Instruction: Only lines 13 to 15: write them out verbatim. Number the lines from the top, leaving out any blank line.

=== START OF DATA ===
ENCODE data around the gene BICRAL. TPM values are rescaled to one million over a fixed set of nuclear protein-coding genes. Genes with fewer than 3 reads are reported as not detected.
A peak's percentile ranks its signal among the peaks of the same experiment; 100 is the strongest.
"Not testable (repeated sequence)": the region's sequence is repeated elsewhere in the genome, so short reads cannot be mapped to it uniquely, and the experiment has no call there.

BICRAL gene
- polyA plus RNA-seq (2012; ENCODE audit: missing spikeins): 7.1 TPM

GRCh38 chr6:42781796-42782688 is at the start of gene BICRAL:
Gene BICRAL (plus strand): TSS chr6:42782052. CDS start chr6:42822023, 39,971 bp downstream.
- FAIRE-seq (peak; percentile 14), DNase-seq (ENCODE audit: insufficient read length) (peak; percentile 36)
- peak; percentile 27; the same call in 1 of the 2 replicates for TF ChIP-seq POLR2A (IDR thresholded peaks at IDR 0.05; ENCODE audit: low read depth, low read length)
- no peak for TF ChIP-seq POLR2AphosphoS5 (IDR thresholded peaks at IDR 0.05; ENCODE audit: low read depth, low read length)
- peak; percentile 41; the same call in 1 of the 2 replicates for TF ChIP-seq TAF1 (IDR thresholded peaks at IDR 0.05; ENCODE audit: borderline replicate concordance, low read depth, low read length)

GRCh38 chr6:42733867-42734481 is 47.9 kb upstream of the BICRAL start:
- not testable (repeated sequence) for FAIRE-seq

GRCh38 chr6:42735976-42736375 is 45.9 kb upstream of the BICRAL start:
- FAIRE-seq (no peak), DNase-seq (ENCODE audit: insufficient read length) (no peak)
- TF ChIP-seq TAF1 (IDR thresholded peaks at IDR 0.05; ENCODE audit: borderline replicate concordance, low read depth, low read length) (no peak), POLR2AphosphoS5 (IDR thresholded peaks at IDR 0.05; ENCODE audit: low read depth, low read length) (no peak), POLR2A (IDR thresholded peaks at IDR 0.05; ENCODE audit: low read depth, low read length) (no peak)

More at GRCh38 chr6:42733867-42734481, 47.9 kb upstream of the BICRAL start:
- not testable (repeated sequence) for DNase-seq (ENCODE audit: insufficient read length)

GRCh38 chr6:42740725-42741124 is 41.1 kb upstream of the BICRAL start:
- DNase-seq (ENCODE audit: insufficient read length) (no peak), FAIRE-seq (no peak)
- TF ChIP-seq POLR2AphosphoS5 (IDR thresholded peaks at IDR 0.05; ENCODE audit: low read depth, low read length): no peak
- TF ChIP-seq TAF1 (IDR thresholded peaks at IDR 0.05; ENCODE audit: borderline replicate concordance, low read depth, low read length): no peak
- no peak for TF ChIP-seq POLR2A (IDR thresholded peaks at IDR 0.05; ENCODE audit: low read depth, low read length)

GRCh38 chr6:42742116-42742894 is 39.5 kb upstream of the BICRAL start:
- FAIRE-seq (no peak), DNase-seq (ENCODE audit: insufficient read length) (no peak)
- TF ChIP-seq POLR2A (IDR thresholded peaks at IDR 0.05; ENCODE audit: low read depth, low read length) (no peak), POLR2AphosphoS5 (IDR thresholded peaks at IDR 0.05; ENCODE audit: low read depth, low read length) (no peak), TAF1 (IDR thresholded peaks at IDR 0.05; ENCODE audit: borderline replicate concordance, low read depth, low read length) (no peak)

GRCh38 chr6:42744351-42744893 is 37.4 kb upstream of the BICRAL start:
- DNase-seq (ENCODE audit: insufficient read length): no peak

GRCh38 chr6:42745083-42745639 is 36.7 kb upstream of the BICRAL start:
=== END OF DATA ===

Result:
- not testable (repeated sequence) for FAIRE-seq

GRCh38 chr6:42735976-42736375 is 45.9 kb upstream of the BICRAL start:
- FAIRE-seq (no peak), DNase-seq (ENCODE audit: insufficient read length) (no peak)